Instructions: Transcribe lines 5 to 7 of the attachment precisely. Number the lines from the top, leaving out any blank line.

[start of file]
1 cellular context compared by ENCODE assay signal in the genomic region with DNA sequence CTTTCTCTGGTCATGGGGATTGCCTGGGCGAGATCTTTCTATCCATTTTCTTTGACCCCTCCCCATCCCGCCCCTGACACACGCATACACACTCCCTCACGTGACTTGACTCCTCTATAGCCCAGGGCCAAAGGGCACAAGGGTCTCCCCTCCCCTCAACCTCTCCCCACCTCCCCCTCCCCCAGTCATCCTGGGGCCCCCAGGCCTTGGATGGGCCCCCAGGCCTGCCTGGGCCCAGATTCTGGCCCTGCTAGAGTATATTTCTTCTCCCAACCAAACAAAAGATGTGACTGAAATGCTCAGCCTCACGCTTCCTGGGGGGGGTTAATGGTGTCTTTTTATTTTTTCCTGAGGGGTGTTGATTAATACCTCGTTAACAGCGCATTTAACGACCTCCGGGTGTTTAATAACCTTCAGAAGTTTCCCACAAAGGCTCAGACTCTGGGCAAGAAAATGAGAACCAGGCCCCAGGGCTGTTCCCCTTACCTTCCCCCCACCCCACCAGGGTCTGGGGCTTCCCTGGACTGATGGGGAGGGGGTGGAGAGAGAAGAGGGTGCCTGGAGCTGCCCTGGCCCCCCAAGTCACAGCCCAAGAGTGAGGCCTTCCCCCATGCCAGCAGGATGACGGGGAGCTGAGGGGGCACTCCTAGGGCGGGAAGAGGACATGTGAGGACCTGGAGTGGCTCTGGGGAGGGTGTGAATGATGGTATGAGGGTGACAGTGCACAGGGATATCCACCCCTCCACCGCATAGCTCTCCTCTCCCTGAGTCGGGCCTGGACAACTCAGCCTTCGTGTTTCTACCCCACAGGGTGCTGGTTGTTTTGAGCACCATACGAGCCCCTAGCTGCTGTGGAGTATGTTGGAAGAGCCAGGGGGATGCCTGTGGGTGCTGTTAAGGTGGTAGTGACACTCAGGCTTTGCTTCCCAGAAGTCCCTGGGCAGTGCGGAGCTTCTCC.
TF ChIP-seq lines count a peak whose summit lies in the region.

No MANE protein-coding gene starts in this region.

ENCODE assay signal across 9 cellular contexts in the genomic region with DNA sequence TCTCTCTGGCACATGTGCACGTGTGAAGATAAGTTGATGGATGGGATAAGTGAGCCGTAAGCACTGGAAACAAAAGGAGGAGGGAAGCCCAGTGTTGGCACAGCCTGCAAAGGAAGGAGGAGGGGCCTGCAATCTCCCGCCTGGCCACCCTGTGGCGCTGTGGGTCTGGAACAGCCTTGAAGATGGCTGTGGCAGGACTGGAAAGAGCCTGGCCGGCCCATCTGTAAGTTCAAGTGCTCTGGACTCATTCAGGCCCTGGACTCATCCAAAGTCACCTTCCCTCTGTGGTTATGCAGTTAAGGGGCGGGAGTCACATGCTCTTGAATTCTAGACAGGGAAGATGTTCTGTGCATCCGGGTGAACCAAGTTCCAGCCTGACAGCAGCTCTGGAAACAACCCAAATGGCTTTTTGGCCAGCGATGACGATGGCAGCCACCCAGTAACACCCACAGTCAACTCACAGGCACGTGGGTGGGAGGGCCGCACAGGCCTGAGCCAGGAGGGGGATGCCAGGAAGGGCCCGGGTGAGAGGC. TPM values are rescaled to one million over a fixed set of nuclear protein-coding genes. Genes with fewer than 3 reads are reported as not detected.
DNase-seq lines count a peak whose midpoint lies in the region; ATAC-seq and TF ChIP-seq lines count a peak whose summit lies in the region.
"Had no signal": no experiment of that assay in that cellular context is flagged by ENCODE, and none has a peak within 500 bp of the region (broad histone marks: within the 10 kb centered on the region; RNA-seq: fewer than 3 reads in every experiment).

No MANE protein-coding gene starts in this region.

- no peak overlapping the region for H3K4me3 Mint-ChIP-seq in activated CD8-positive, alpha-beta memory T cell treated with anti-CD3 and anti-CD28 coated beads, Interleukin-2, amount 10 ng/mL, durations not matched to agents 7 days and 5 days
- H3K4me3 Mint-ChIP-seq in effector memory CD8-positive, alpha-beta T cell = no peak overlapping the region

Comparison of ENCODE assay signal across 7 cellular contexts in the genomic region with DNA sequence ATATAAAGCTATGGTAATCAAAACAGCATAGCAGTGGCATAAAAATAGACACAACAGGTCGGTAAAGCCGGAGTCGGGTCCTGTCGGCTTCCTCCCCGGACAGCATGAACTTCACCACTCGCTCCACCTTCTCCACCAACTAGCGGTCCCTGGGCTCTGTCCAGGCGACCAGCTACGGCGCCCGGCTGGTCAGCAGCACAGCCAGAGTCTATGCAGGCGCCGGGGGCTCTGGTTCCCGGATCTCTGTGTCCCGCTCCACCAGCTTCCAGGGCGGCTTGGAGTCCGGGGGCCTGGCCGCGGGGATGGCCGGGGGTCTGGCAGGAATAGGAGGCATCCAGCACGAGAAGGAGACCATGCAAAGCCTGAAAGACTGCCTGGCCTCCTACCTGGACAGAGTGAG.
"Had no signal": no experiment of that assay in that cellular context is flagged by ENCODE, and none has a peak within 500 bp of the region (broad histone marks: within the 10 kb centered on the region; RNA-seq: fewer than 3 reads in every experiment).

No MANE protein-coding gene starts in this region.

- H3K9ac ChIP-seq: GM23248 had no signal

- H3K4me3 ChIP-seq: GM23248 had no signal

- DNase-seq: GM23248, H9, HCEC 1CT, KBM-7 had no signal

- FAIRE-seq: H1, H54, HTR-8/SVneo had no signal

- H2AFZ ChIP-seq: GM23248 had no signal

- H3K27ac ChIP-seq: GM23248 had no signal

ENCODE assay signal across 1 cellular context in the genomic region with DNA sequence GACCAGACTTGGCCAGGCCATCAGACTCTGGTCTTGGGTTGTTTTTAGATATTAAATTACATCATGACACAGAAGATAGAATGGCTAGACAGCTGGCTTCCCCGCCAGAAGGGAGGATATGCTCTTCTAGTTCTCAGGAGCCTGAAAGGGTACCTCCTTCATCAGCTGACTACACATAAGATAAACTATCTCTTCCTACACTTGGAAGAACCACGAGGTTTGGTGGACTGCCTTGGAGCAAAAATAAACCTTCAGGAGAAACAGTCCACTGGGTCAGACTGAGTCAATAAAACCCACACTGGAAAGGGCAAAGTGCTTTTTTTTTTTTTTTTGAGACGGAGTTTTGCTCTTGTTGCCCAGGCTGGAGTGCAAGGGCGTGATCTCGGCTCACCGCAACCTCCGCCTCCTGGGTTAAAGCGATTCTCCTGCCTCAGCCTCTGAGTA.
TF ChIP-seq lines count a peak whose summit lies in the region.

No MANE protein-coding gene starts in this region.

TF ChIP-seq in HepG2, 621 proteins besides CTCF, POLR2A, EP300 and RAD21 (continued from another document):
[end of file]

DNase-seq lines count a peak whose midpoint lies in the region; ATAC-seq and TF ChIP-seq lines count a peak whose summit lies in the region.
"Had no signal": no experiment of that assay in that cellular context is flagged by ENCODE, and none has a peak within 500 bp of the region (broad histone marks: within the 10 kb centered on the region; RNA-seq: fewer than 3 reads in every experiment).

No MANE protein-coding gene starts in this region.